Battle over Douglas files heads to court

OTTAWA — History will face off against national security this week in a court battle over decades-old intelligence files on socialist icon Tommy Douglas.

OTTAWA — History will face off against national security this week in a court battle over decades-old intelligence files on socialist icon Tommy Douglas.

The case pits the right of Canadians to see historically significant information against the government’s determination to protect the secrets of the spy trade. Arguments are to be heard Wednesday in Federal Court.

The Canadian Press is challenging the federal government’s refusal to fully disclose a 1,142-page dossier on Douglas, a former Saskatchewan premier and federal NDP leader who is widely hailed as the father of medicare. The file was amassed by the RCMP from the late 1930s until shortly before Douglas’s death in 1986.

Paul Champ, lawyer for The Canadian Press, said the case is about more than gaining access to historical material on Douglas.

“The greater precedential impact of this case relates to when and how Canadians can access important historical documents and to what extent can our security intelligence branches try to sit on information indefinitely.”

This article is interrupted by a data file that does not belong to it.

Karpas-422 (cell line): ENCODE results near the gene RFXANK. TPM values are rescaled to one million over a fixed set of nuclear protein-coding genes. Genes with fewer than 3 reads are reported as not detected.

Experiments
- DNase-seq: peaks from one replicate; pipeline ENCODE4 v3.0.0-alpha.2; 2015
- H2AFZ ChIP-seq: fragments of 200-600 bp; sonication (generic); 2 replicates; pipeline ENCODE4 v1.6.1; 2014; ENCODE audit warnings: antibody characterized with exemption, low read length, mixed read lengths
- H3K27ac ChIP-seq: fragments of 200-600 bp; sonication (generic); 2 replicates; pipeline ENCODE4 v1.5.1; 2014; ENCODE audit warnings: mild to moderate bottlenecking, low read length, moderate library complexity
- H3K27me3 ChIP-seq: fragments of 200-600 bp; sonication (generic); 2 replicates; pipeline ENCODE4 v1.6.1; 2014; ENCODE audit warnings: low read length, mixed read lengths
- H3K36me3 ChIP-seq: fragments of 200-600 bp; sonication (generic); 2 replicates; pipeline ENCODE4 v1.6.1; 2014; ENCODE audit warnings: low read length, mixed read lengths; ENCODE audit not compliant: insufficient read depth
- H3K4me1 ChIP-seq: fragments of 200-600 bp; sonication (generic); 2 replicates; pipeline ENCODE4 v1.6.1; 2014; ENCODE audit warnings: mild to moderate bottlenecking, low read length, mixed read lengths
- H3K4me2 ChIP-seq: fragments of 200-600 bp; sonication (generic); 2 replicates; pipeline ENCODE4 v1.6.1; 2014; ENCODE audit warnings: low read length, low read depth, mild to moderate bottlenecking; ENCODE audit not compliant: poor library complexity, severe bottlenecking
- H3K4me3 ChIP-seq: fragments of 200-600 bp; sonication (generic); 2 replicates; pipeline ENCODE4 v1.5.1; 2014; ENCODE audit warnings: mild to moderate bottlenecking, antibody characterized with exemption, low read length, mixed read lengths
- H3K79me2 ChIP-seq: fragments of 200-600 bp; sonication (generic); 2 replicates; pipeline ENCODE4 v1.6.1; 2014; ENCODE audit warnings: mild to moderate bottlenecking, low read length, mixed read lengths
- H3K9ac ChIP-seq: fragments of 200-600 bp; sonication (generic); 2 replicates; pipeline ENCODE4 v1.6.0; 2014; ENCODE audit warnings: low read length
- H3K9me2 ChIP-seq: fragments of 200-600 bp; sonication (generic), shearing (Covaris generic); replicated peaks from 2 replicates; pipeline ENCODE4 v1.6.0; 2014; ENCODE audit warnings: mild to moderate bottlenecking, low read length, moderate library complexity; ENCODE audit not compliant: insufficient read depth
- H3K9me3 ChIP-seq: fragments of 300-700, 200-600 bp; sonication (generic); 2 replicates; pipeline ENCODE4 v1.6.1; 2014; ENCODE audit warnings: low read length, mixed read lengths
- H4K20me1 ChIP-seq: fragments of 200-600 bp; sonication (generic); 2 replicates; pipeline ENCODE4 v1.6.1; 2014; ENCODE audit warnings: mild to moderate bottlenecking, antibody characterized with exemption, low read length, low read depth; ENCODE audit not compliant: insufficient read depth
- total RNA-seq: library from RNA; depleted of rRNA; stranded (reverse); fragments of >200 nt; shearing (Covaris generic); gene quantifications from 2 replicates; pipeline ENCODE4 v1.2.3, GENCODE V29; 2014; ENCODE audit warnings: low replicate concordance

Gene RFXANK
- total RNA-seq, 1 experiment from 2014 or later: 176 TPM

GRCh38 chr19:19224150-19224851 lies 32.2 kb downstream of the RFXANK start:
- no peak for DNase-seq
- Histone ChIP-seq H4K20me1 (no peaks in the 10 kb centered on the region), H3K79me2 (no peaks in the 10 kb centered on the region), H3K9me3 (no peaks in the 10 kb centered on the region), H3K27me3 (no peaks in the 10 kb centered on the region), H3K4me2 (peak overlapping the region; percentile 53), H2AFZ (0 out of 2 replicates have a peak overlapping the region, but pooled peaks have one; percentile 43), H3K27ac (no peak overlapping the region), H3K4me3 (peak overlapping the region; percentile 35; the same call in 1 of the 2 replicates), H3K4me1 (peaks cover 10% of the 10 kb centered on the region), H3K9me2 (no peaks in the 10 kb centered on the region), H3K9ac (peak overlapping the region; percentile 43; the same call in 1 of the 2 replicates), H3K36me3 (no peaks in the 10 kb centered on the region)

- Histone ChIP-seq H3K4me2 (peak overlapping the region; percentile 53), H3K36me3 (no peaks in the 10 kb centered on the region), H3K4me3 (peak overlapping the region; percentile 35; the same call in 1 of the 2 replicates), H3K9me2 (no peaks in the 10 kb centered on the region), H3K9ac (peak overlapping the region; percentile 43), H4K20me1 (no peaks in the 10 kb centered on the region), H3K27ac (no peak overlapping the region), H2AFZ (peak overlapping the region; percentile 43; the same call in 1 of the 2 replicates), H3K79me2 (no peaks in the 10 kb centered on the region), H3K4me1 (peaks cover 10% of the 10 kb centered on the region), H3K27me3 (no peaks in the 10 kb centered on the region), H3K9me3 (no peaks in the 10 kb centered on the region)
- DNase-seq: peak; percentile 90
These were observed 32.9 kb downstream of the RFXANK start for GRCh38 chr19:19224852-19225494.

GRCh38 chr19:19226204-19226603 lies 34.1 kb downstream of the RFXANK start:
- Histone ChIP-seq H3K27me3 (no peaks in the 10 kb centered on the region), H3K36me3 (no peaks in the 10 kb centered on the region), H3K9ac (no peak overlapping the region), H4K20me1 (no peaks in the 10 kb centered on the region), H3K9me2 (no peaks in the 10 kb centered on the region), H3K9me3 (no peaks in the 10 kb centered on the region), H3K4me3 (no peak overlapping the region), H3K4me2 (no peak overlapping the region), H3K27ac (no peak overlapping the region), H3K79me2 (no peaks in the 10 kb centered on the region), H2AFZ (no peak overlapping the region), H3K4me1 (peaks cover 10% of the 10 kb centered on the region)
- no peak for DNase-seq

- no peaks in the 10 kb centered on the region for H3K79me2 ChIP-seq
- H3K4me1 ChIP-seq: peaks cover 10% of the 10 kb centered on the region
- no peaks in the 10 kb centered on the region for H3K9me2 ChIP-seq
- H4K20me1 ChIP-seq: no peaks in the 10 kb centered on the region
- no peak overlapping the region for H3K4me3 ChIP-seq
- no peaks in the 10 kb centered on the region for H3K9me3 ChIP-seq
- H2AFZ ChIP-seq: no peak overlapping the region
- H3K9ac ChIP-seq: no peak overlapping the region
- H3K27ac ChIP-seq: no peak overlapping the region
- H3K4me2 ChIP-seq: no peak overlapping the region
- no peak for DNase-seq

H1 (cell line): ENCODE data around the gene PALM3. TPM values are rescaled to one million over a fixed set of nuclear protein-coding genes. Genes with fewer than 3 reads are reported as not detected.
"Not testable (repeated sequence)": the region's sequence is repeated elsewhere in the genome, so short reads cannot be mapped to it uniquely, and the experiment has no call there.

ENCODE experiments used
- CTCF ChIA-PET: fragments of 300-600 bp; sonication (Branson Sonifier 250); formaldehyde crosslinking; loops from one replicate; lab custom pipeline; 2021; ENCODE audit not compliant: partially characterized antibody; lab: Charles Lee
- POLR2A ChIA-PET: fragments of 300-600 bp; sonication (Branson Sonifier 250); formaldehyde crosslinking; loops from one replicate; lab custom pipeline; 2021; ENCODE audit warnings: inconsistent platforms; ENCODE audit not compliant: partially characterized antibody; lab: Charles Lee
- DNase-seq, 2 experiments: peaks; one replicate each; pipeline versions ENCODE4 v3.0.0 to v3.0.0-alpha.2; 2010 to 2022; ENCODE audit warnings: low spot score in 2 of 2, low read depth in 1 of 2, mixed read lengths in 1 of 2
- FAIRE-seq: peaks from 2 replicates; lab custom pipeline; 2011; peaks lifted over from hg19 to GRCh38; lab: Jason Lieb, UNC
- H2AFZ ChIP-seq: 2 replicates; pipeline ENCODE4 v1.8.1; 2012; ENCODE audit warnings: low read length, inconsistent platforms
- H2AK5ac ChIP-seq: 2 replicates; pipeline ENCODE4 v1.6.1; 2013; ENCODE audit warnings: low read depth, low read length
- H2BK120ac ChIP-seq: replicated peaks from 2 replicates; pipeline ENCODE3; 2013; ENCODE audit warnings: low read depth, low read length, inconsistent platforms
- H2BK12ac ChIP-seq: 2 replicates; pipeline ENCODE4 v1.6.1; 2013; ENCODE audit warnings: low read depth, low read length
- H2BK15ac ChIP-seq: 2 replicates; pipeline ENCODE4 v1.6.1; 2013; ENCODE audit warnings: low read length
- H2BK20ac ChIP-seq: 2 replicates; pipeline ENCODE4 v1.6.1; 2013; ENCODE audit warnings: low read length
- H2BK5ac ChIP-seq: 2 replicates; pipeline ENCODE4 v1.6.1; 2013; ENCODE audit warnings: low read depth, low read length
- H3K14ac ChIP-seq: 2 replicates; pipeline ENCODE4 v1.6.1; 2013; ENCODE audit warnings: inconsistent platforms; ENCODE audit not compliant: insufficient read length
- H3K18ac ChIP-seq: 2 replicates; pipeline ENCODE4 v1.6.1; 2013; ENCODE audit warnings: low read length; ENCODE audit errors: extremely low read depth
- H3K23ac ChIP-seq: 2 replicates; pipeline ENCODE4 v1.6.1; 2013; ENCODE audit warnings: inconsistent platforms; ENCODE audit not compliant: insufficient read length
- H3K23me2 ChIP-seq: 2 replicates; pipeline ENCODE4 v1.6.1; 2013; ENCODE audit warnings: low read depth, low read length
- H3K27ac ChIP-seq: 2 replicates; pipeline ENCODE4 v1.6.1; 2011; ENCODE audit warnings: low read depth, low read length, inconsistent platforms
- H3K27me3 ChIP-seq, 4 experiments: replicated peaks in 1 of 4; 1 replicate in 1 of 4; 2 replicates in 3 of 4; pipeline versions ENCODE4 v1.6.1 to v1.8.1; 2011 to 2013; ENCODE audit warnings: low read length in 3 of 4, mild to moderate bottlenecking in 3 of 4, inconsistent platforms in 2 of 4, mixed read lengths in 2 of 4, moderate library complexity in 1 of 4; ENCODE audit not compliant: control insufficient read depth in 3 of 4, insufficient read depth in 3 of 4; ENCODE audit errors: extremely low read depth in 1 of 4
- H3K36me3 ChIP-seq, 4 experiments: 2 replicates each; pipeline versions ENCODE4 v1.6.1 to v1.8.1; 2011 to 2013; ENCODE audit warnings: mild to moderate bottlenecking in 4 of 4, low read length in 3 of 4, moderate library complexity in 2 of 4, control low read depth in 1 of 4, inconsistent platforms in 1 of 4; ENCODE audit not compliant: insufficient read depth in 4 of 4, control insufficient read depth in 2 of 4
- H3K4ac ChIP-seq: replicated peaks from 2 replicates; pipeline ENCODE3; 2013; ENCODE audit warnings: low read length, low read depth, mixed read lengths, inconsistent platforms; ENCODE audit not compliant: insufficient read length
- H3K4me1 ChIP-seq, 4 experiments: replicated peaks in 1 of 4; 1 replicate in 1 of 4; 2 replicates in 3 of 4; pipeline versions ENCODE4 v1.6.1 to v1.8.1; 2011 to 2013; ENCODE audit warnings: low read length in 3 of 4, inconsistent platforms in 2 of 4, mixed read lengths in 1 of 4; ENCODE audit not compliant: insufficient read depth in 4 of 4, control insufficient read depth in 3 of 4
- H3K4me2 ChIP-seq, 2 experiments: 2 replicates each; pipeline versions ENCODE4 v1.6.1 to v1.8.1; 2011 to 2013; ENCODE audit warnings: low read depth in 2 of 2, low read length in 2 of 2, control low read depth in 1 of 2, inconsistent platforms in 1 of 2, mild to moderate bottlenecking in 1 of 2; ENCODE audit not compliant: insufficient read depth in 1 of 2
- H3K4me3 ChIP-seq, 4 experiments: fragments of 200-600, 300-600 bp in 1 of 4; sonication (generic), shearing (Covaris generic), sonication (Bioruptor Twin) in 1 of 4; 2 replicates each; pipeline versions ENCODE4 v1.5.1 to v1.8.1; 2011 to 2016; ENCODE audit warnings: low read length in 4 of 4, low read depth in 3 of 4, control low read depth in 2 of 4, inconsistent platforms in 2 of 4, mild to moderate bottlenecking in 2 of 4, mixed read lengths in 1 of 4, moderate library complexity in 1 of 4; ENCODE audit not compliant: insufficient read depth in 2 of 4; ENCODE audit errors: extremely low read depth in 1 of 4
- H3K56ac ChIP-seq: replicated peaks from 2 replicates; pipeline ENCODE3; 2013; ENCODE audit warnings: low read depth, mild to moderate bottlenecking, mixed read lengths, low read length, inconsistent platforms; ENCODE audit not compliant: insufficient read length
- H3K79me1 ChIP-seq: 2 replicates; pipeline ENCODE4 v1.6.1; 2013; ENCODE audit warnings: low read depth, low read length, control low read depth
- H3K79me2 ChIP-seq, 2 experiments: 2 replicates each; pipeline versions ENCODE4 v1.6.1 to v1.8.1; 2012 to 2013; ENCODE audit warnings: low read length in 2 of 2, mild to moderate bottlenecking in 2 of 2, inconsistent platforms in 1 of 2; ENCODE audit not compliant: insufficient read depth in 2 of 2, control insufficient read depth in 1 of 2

The battle dates back to 2005, when reporter Jim Bronskill of The Canadian Press requested the Douglas file under the Access to Information Act.

Library and Archives Canada, which is in possession of the Douglas dossier, initially released over 400 pages, some of them heavily censored. The agency maintained fuller disclosure would jeopardize the country’s ability to detect, prevent or suppress “subversive or hostile activities.”

It was acting on the advice of the Canadian Security Intelligence Service.

Bronskill launched a court challenge in 2009 after the federal information commissioner agreed with the government that most of the dossier should be kept under wraps.

In a closed-door hearing late last year, Judge Simon Noel expressed concern that Library and Archives had not paid sufficient attention to its mandate as the keeper of the country’s history. In response, the agency released portions of more than 300 additional pages from the Douglas file last week.

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